Philly duo Coping Skills knows exactly what the essentials are. On the band’s short and sweet new single, which we first heard during their Key Studio Session last year, Lauren Delucca and Rachel Dispenza make sure we learn what the three key ingredients to self-care are, too. According to Coping Skills, that would be a bagel, fruit, and water. Continue reading →
I first saw Miguel Jontel Pimentel at South by Southwest, what feels like a very long six years ago. Back then, he was a promising but relatively conventional second-string R&B hitmaker – though already (unbeknownst to us at the time) in the midst of a metamorphosis that would lead him to the dazzling creative breakthrough of his second album, Kaleidoscope Dream. But even at that early stage, his nascent star power was blinding, and blindingly obvious. Some time later, mostly by happenstance, I caught the livestream of his set at Pitchfork Festival during the summer long hot of 2016 – just about a week after the deaths in Baton Rouge, St. Paul and Dallas – and witnessed the singer, dressed in angelic white, seizing an emotionally fraught historic moment and channeling it into an empowering, healing and utterly captivating performance.
Last night’s show at the Fillmore offered neither the thrill of discovery and sense of limitless possibility of that 2012 showcase set, nor the urgent topicality, coherence and moral force of the Pitchfork performance. But it didn’t need them. Even as nothing wilder than a seasoned working entertainer, punching in for another showbiz night, Miguel is among the best in the business. Throughout a generous twenty-plus-song set that drew from each of his four albums – including almost the entirety of his most recent, last year’s War and Leisure – he held the enthusiastic crowd in the palm of his hand all night long. Continue reading →
It’s a poignant statement of self-love in a time where we’re socially scrutinized more than ever, where constant connection leaves us feeling forever inadequate, where anxiety is a reigning force in our daily lives and the friendships we keep and the music we consume. Some day, decades off in the distance, a cultural historian is going to look at the landscape of the 20-teens, cluttered with dismissive gifs and judge-y Slate headlines, and they’ll put our era of world-weary sad pop into a retrospective sociological context. Or maybe not; they’ll no doubt have their own shit to deal with in the 2080s.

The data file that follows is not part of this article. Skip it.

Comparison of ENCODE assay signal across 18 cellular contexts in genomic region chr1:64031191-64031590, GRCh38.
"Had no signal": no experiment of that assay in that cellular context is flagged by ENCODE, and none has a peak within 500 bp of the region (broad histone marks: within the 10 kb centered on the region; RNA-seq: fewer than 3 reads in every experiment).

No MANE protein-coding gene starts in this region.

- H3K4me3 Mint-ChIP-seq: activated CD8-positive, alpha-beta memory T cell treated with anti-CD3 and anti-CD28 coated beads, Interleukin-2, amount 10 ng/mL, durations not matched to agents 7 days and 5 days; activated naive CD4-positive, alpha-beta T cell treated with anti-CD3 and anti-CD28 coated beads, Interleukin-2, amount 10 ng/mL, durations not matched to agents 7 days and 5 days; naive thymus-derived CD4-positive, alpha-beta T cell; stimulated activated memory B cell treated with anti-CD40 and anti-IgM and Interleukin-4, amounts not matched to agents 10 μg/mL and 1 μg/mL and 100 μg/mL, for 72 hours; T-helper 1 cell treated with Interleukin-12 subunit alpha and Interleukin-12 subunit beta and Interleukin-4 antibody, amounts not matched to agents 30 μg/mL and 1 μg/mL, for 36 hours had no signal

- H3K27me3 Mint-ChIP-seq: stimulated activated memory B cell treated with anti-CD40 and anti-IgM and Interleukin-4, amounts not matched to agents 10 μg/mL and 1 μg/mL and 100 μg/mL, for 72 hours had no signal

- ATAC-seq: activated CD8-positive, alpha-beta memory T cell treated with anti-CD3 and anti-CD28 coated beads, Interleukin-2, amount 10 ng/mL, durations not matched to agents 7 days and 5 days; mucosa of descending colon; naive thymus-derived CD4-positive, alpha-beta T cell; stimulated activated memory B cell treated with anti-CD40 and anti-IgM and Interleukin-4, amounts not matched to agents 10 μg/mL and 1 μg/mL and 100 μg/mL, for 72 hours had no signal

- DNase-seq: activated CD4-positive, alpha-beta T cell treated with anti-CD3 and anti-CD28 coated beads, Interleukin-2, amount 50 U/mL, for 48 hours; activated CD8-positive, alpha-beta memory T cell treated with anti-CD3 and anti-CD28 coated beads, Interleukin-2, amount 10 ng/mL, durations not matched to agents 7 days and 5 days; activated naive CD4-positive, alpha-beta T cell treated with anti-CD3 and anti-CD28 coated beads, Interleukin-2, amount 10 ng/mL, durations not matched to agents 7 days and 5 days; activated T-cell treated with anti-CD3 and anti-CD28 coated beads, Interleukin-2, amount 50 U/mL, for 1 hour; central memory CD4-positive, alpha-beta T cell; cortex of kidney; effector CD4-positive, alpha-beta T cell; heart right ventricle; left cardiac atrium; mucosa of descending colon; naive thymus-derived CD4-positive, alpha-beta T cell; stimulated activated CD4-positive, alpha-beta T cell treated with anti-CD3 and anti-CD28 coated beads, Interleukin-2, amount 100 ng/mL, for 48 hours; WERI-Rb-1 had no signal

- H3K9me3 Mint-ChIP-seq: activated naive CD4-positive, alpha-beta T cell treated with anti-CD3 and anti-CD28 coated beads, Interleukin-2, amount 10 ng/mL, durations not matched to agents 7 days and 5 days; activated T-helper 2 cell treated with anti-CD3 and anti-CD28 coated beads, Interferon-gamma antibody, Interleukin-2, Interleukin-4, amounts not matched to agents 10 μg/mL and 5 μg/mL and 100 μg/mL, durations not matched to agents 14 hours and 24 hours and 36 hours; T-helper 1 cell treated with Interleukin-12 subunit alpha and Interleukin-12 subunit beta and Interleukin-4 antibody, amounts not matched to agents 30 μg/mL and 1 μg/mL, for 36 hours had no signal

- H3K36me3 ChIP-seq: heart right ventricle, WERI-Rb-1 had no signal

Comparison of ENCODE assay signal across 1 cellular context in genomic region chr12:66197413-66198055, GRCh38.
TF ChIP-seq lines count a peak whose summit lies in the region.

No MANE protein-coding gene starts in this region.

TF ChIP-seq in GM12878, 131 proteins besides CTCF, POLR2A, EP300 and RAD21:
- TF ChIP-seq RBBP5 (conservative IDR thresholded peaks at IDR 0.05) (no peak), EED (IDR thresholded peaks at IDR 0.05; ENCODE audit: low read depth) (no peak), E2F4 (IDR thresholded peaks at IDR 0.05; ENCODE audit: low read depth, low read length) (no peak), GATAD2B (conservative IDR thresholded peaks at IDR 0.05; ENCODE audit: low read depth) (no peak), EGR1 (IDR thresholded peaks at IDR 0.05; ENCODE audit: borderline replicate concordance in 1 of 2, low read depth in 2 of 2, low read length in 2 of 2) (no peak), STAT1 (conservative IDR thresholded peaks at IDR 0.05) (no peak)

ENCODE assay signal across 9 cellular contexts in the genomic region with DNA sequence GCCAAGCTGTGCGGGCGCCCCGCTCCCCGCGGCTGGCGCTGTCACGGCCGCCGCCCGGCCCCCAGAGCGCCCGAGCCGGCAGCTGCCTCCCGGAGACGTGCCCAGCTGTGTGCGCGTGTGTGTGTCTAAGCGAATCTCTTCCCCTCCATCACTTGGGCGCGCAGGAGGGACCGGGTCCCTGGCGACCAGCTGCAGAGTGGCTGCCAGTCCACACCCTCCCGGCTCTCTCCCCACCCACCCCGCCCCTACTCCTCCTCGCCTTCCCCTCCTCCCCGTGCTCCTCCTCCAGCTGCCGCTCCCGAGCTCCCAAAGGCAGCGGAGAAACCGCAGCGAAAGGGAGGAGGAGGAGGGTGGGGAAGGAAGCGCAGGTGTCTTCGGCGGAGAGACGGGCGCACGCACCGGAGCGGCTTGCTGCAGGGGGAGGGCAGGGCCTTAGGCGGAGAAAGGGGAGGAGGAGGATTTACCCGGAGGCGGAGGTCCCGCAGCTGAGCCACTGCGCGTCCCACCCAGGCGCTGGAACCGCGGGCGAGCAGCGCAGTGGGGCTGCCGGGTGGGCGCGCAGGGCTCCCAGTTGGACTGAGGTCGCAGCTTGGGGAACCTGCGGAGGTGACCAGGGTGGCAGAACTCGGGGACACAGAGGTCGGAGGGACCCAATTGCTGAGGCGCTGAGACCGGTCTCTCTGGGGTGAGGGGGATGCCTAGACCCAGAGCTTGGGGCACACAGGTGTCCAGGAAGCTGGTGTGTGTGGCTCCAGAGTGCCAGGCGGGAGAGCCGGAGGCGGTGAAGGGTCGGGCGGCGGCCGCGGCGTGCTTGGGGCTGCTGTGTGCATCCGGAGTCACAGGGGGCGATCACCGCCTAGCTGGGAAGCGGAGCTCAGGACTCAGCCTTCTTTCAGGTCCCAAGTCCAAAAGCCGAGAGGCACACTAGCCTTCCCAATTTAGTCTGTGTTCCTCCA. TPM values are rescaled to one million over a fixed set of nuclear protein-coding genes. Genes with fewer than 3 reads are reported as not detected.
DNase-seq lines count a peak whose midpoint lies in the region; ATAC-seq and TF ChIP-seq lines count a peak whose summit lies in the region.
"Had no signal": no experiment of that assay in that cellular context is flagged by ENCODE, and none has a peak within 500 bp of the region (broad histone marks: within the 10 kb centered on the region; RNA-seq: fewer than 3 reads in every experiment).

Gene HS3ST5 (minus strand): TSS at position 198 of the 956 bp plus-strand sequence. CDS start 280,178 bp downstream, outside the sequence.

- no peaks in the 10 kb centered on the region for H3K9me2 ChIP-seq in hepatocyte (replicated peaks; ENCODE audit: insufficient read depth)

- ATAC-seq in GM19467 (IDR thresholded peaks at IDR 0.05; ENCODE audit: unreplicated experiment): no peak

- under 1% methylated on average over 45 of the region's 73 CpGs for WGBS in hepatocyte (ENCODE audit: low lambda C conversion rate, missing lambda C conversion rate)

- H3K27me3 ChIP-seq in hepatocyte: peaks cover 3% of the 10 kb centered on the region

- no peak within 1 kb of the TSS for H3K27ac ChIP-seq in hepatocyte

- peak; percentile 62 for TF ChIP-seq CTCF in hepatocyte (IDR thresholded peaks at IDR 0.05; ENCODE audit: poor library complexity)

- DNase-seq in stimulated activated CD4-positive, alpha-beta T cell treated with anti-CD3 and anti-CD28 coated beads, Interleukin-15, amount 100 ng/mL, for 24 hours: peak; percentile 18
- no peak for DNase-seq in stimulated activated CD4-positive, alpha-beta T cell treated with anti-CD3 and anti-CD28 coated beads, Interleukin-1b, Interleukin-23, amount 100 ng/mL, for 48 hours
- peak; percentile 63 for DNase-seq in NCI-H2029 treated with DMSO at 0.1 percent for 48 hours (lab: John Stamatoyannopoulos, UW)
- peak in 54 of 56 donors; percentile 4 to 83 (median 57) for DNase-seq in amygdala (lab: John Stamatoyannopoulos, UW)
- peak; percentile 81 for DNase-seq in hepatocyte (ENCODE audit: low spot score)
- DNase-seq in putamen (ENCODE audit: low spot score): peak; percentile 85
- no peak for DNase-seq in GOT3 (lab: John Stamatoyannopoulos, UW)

But in the fray of it all, Queen of Jeans’ message is simple: do what you love, love who you are. Continue reading →
Camp Cope is the kind of band that, when they release new material, you know you need to listen right away — not only because their songs are gorgeously crafted and just the right amount of catchy, but because there’s an urgency to Georgia Maq and crew’s music, a sense of importance that can’t be ignored. Luckily, our wait for new Camp Cope tunes is over. How To Socialise & Make Friends is out now via Run For Cover Records, and it’s the Australian trio’s most powerful release yet.
To go along with the album, the band announced a run of U.S. tour dates, which launch Thursday, June 21st at PhilaMOCA in Fishtown. Scrantonian indie rock singer-songwriter Petal joins them, and more information on the gig can be found at the XPN Concert Calendar. Continue reading →
After a momentary absence from the music scene, the band formerly known as Semiotics is making its return, with a shiny new EP and a new name, too. Now known as Handsome Crü (to avoid confusion with other bands called Semiotics), the band will release a new EP on April 2 — called Home of The Hits, it’s a compilation of new and old songs. Continue reading →